Charli D’Amelio Is Being Chastised For Using African American Vernacular English

Charli D’Amelio old recently used a term that has now been labeled as a cultural appropriation on her Instagram stories. She is facing controversy for utilizing African American Vernacular English (AAVE). Netizens have been harassing the influencer on social media since then, with some accusing opponents of misrepresenting her behavior.

Charli D’Amelio recently went to her social media account, releasing two photos that contained AAVE. In one of them, the social media celebrity was turning off the camera. “Me af as f**k,” she wrote in the photograph. In her subsequent Instagram story, she shared a photo of herself with fellow social media star Avani. Face masks and headphones were visible on each of them. “On a flight af as f**k,” she commented in the photo. She also mentioned TikToker.

Charli D'Amelio

Netizens were unhappy to see the adolescent write the term, which is often used by Black social media users. Though certain AAVE words are often utilized in online memes, many claim that using the terms by Caucasian netizens is insulting.

Charli D’Amelio was chastised for employing a dialect often utilized by Black people.

The Oakland Unified School District approved a resolution in December 1996 to establish “Ebonics,” a language distinct from English. This was done to fulfill the requirements of the district’s African American students, whom instructors were correcting for incorrect English use. Ebonics is now also known as African American Vernacular English (AAVE).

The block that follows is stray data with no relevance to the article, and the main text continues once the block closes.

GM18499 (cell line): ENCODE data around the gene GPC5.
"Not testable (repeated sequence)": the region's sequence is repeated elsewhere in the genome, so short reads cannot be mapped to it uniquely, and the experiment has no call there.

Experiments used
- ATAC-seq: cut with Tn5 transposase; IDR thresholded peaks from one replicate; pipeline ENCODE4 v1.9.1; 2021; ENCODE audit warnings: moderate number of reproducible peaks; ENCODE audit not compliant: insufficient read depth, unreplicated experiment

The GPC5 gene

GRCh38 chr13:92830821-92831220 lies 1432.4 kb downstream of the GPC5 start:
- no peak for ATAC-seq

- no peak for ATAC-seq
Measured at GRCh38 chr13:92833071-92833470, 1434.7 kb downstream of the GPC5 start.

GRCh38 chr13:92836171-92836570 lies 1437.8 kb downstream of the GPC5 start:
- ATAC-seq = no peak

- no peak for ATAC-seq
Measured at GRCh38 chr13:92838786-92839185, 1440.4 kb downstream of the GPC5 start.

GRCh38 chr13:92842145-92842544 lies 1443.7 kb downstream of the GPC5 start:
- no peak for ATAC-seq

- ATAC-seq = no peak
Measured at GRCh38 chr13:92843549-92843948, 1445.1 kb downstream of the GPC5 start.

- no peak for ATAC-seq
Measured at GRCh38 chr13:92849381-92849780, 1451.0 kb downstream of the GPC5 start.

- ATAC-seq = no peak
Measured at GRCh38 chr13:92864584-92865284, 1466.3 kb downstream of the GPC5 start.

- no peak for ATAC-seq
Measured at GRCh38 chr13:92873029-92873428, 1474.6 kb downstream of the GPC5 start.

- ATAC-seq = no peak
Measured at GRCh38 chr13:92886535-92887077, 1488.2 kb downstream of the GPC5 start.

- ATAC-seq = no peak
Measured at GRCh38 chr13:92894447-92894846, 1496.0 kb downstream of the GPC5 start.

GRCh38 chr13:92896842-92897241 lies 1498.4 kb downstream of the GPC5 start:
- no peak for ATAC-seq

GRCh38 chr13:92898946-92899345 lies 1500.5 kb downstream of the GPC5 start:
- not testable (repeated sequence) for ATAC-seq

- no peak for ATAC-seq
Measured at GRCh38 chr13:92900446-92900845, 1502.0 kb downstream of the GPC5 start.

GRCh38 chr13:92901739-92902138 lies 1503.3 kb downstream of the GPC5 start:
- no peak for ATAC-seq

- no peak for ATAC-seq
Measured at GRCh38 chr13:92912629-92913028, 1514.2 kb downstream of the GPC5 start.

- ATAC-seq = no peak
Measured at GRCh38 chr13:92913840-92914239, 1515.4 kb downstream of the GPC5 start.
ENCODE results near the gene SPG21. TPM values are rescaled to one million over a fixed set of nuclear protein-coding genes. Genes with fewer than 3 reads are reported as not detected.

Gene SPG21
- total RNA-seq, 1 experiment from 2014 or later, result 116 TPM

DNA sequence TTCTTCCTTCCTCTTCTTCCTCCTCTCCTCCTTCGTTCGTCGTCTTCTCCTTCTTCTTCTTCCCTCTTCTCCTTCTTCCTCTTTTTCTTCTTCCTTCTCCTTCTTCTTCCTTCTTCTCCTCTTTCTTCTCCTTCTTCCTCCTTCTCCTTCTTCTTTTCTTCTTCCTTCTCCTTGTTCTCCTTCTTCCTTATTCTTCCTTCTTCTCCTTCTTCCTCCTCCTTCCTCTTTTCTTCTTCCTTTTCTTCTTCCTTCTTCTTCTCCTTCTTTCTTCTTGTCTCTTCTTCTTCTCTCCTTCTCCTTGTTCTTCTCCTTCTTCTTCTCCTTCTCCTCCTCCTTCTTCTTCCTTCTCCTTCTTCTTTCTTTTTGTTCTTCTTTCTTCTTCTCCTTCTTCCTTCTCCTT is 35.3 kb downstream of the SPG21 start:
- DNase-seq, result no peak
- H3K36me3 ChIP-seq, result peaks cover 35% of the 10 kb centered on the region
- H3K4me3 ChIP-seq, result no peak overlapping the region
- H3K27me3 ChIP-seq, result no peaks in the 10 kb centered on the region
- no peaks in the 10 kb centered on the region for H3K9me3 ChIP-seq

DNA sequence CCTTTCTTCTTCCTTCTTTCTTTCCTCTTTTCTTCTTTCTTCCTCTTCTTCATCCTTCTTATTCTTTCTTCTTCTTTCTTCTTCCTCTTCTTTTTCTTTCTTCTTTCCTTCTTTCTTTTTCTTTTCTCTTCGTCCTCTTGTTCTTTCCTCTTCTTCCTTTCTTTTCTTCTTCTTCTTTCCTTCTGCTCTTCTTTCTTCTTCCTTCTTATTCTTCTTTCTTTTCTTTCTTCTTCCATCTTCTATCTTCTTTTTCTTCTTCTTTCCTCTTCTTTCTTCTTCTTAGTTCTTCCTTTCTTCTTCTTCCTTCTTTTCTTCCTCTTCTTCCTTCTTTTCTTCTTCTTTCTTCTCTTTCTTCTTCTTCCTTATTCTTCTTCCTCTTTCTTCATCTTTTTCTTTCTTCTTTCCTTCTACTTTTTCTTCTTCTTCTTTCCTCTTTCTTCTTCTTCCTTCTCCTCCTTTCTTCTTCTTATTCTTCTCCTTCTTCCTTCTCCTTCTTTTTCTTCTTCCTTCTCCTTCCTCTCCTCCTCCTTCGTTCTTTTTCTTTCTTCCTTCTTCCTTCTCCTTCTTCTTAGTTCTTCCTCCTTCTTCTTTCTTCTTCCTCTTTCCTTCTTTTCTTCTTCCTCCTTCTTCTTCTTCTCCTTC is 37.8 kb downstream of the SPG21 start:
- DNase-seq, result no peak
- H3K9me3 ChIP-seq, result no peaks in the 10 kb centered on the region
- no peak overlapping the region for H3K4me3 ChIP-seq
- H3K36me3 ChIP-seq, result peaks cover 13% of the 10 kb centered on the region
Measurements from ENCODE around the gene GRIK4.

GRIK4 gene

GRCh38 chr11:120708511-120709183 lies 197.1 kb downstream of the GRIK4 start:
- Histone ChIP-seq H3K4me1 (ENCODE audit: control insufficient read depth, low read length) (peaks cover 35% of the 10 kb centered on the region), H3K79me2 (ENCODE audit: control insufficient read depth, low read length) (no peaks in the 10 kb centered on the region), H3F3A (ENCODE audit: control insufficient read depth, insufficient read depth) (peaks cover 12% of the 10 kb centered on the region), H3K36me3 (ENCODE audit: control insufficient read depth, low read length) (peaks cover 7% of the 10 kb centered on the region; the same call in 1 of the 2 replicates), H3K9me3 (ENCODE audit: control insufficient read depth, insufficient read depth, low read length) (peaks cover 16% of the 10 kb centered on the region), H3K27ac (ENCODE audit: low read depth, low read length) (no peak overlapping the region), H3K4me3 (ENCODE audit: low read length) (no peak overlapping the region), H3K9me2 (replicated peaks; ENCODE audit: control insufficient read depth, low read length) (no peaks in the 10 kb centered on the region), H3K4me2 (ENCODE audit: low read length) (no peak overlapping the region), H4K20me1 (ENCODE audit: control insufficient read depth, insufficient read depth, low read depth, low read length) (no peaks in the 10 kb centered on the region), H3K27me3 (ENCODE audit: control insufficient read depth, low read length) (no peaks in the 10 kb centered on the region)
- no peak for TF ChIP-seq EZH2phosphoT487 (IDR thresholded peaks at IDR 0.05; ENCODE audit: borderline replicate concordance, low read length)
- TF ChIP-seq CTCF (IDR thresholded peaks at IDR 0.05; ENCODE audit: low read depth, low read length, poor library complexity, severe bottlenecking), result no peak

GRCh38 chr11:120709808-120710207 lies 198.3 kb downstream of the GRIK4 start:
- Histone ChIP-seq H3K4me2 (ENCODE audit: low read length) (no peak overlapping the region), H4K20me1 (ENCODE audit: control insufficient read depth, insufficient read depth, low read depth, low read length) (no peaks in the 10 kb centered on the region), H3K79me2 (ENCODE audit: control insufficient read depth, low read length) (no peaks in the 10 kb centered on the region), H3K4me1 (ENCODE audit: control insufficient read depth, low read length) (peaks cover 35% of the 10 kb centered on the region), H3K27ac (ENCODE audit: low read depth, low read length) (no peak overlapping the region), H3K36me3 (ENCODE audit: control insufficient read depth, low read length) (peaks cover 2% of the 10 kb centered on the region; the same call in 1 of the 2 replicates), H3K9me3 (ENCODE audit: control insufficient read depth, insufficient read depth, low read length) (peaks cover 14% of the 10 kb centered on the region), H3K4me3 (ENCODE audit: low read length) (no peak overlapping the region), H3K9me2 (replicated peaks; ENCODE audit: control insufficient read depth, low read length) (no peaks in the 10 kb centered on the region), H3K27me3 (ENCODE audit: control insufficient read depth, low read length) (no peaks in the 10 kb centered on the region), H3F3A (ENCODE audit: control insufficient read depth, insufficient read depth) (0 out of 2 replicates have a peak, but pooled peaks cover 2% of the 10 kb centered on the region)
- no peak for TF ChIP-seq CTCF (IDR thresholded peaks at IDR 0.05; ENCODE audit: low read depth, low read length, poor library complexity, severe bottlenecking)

Charli D’Amelio is being chastised for using the phrase “af as f**k,” which seems inauthentic to the artist. She is also under criticism for adopting a Black character in order to get attention online. Though the youngster did not utter the term out loud, she would have to put on a “blaccent” (an effort to mimic the way Black people speak), which would be culturally unacceptable.

Charli D'Amelio

Several artists who are Caucasian have sought to copy black culture online. This is now known as “digital blackface.” The phrase “digital blaccent” refers to Caucasians attempting to adopt Black identities on social media. AAVE terms widely used online include “sis,” “fleek,” “periodt,” “yesss!

Because AAVE words have received a lot of attention online, it seems that white social media users often utilize them. Though these terms are labeled “internet lingo,” they are nevertheless considered disrespectful by white netizens.

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